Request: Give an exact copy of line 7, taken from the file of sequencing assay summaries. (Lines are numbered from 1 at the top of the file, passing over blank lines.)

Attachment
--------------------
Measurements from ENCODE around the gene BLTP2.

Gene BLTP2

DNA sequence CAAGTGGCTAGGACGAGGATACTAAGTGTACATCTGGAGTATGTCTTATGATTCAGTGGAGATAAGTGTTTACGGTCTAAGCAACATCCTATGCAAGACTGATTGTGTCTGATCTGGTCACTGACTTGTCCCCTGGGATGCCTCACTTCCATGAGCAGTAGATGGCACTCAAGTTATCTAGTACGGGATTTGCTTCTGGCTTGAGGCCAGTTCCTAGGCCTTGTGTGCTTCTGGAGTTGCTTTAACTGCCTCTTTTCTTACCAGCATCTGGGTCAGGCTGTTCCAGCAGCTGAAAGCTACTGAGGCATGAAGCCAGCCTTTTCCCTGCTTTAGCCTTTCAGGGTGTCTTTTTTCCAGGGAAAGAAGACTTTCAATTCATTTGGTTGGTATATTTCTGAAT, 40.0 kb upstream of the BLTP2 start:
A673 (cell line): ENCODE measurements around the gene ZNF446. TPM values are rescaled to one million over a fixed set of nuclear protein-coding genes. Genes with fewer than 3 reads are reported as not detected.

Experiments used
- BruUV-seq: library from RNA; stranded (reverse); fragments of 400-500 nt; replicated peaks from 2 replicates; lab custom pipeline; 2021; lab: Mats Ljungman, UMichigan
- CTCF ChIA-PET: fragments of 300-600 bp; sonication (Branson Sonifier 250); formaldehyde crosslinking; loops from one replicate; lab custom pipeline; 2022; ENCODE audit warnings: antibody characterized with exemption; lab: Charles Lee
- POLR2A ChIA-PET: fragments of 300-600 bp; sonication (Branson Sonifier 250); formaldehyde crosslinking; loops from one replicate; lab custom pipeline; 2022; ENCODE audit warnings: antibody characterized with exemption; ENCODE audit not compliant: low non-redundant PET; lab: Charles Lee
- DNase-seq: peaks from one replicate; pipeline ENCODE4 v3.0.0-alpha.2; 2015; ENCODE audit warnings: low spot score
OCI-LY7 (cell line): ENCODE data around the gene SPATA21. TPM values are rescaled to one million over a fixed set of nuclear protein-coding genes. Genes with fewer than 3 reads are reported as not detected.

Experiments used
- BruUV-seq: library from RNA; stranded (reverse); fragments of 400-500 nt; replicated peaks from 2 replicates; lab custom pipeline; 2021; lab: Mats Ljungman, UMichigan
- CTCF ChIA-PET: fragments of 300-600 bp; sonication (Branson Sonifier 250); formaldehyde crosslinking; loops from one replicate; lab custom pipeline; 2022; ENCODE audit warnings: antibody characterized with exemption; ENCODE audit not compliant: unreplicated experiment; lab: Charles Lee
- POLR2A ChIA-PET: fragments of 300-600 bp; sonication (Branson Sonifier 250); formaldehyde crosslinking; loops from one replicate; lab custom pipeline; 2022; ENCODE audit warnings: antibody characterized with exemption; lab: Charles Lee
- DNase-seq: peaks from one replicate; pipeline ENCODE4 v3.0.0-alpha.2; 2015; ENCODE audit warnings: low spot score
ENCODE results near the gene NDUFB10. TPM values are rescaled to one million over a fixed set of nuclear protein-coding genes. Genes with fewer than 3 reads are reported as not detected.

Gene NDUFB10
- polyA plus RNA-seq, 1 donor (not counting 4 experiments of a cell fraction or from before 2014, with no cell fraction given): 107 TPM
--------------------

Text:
- CTCF ChIA-PET: fragments of 300-600 bp; sonication (Branson Sonifier 250); formaldehyde crosslinking; loops from one replicate; lab custom pipeline; 2022; ENCODE audit warnings: antibody characterized with exemption; lab: Charles Lee